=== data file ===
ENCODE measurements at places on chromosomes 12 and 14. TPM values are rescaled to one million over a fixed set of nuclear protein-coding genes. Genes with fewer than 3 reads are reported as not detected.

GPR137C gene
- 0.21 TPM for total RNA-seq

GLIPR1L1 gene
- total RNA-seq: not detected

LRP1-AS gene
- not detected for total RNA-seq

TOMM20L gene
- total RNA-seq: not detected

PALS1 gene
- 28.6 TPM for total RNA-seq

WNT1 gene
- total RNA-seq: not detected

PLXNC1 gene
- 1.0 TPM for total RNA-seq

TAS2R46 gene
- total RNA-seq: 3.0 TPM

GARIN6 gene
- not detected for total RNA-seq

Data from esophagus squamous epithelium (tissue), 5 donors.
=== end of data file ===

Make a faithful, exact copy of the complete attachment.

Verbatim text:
ENCODE measurements at places on chromosomes 12 and 14. TPM values are rescaled to one million over a fixed set of nuclear protein-coding genes. Genes with fewer than 3 reads are reported as not detected.

GPR137C gene
- 0.21 TPM for total RNA-seq

GLIPR1L1 gene
- total RNA-seq: not detected

LRP1-AS gene
- not detected for total RNA-seq

TOMM20L gene
- total RNA-seq: not detected

PALS1 gene
- 28.6 TPM for total RNA-seq

WNT1 gene
- total RNA-seq: not detected

PLXNC1 gene
- 1.0 TPM for total RNA-seq

TAS2R46 gene
- total RNA-seq: 3.0 TPM

GARIN6 gene
- not detected for total RNA-seq

Data from esophagus squamous epithelium (tissue), 5 donors.